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The Numbers Lie. Do You Think That is Feasible?

Do you know why the city proposals for Lakeside and Briarcliff are so economically feasible?  Because they are all based upon faulty, wrong, completely irregular and untrue property assessments.  

For two years (2011, 2012), the tax assessment office relied upon faulty software that they admitted gave them wrong numbers. They quietly calmed some areas that thought they were assessed far too low, like in Avondale Estates, but they never thought that wrong data for one place might mean wrong data everywhere.  

They left it up to the individual appeals process to correct itself.  Well, most people will fight to change something when it is costing them too much to ignore, but in hard times, if you cannot take the time off of work or afford an attorney, it must be pretty rare for anyone to actually fight in order to ask you to RAISE their value and associated tax payment.  

I even wrote several blogs on this subject and Representative Scott Holcomb did as well.  

Civic Duty:  Appealing Your Property Tax Assessment
Appealing Your Property Tax:  The Cell Tower Factor

Property Tax Assessments - Here We Go Again


So, the next year, you would think the county tax assessor would have worked hard to get things right again, but what did they do instead??  They used the SAME program, and got MORE faulty results.  And, again, some estimates were over the top in terms of too high and there were many appeals to lower them.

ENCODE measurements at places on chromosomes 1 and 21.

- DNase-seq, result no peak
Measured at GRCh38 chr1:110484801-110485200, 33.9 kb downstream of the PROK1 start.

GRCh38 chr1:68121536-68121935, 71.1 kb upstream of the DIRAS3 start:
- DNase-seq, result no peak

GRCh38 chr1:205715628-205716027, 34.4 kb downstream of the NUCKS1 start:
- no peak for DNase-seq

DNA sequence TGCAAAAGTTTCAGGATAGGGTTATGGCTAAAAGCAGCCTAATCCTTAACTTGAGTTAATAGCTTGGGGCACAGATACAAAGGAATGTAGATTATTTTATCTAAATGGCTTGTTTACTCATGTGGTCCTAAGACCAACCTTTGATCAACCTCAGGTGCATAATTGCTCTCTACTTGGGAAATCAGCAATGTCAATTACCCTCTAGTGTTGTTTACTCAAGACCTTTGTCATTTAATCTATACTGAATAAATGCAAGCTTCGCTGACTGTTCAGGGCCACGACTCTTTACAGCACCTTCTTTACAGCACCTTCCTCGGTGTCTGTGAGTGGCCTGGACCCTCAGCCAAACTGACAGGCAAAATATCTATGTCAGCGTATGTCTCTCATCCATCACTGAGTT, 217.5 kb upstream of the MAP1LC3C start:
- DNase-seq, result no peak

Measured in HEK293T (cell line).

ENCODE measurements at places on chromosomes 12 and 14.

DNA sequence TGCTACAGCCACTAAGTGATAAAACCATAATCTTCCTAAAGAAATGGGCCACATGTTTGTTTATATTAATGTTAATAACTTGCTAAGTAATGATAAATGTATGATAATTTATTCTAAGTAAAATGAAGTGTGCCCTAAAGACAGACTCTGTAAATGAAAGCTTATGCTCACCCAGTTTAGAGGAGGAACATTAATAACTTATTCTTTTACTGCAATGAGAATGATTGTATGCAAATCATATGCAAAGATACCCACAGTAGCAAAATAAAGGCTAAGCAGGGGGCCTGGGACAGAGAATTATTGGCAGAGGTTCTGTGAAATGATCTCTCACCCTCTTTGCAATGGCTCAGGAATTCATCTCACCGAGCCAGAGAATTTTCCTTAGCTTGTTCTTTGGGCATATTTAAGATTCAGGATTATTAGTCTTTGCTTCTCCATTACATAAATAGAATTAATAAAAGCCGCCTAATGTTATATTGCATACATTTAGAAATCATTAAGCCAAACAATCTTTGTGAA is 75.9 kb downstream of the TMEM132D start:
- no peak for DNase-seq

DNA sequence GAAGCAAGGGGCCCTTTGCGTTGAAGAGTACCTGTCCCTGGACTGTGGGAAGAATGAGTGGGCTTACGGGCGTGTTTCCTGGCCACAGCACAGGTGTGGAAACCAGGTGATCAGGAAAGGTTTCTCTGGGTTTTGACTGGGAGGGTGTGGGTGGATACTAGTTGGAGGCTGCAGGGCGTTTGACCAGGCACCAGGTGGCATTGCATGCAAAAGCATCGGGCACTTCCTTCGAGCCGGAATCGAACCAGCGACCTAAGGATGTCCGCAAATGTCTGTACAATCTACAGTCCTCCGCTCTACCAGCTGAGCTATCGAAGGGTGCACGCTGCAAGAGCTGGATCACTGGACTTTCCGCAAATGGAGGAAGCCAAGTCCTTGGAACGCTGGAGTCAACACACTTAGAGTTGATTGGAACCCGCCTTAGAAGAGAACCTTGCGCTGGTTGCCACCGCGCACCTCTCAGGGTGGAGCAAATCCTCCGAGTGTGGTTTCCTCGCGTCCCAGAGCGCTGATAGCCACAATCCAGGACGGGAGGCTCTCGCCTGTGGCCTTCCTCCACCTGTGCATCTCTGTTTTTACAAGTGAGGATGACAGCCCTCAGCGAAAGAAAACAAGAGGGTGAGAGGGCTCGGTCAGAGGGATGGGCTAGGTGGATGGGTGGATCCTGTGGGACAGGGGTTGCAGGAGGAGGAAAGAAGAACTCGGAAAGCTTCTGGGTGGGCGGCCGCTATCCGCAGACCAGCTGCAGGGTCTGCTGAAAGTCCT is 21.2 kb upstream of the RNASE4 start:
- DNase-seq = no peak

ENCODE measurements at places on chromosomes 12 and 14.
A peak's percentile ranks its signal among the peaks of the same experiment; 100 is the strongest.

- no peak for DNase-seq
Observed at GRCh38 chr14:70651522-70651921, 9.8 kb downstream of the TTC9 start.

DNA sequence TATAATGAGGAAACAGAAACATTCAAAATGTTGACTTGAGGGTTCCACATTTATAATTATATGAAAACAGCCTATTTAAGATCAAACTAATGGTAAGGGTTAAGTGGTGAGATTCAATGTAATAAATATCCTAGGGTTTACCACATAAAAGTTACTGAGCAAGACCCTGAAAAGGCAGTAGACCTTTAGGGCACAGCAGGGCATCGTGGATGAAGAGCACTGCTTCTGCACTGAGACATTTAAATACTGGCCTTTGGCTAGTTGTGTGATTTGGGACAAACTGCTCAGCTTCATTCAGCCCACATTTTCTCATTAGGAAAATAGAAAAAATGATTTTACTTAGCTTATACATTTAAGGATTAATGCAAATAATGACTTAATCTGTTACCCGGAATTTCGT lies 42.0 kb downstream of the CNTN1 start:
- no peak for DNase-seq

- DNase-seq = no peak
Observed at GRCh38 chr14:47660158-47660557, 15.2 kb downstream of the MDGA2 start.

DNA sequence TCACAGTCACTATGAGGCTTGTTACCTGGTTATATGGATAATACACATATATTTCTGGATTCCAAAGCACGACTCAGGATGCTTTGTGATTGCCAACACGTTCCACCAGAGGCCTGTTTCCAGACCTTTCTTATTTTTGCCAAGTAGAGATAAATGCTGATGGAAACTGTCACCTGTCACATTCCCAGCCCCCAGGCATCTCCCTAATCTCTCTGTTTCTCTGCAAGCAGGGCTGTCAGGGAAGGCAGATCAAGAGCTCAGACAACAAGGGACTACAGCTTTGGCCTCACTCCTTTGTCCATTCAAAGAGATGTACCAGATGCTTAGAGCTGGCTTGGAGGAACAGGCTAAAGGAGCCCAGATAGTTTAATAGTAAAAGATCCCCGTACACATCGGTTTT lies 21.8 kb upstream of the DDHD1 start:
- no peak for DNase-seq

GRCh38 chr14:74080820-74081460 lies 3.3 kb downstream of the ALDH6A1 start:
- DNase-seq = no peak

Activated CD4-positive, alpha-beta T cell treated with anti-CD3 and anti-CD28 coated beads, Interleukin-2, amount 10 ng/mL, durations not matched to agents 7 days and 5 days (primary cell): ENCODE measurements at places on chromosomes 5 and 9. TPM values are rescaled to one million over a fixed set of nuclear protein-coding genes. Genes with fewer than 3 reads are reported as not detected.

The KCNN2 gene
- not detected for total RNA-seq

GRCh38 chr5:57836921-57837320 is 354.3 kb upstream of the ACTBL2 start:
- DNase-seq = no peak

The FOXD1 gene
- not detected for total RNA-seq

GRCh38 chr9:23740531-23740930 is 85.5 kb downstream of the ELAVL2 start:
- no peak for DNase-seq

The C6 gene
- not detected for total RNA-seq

But if you have some too high, yet a total that doesn't scream out "error" to your skilled staff, then the only possibility is that you have others, somewhere that must be far too low.  So, where were the corrections to these faults?  Why didn't we hear about the big changes after the appeals that would make it necessary for the rest of us to get new tax statements, possibly higher, to compensate for the ones that had to be lowered?

Now, in 2013, they say they ditched the bad software and are using something better that works.  That's great, except you are still using the very BAD numbers.  And, to compensate for the errors, the state has now placed limits on how quickly your home can appreciate from year to year, so even if the numbers are bad, there might not be a way to put the "right" ones in or else it could violate the law.

You may hear about feasibility studies, but don't believe what you read.  Garbage in, garbage out.

This post is contributed by a community member. The views expressed in this blog are those of the author and do not necessarily reflect those of Patch Media Corporation. Everyone is welcome to submit a post to Patch. If you'd like to post a blog, go here to get started.

Cheryl Miller December 18, 2013 at 02:28 PM
What do you know? The AJC did an investigation and confirmed the exact same thing we were suggesting... faulty data on property values ... http://www.myajc.com/news/news/many-tax-assessments-and-bills-too-low/ncG5M/ "The inaccurate assessments could haunt county governments. State law requires typical assessments to be within 10 percent of market value, and counties that don’t comply when state regulators perform their official analysis could be subject to financial penalties."
Todd Chester December 19, 2013 at 12:02 AM